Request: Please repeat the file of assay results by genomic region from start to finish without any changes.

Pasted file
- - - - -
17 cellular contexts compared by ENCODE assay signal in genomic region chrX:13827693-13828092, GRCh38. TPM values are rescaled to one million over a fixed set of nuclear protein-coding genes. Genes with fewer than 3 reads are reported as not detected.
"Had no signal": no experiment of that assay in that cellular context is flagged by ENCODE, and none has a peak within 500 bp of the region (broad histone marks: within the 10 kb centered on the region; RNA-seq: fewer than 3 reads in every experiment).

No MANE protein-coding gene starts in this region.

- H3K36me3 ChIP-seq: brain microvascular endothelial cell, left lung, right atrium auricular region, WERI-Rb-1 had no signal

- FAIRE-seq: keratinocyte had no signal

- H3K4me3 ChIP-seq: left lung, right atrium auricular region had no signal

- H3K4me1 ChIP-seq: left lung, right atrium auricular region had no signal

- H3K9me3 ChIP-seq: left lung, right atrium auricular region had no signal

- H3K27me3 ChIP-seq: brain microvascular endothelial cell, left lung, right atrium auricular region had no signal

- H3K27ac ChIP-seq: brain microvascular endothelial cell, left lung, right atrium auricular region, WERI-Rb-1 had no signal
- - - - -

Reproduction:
17 cellular contexts compared by ENCODE assay signal in genomic region chrX:13827693-13828092, GRCh38. TPM values are rescaled to one million over a fixed set of nuclear protein-coding genes. Genes with fewer than 3 reads are reported as not detected.
"Had no signal": no experiment of that assay in that cellular context is flagged by ENCODE, and none has a peak within 500 bp of the region (broad histone marks: within the 10 kb centered on the region; RNA-seq: fewer than 3 reads in every experiment).

No MANE protein-coding gene starts in this region.

- H3K36me3 ChIP-seq: brain microvascular endothelial cell, left lung, right atrium auricular region, WERI-Rb-1 had no signal

- FAIRE-seq: keratinocyte had no signal

- H3K4me3 ChIP-seq: left lung, right atrium auricular region had no signal

- H3K4me1 ChIP-seq: left lung, right atrium auricular region had no signal

- H3K9me3 ChIP-seq: left lung, right atrium auricular region had no signal

- H3K27me3 ChIP-seq: brain microvascular endothelial cell, left lung, right atrium auricular region had no signal

- H3K27ac ChIP-seq: brain microvascular endothelial cell, left lung, right atrium auricular region, WERI-Rb-1 had no signal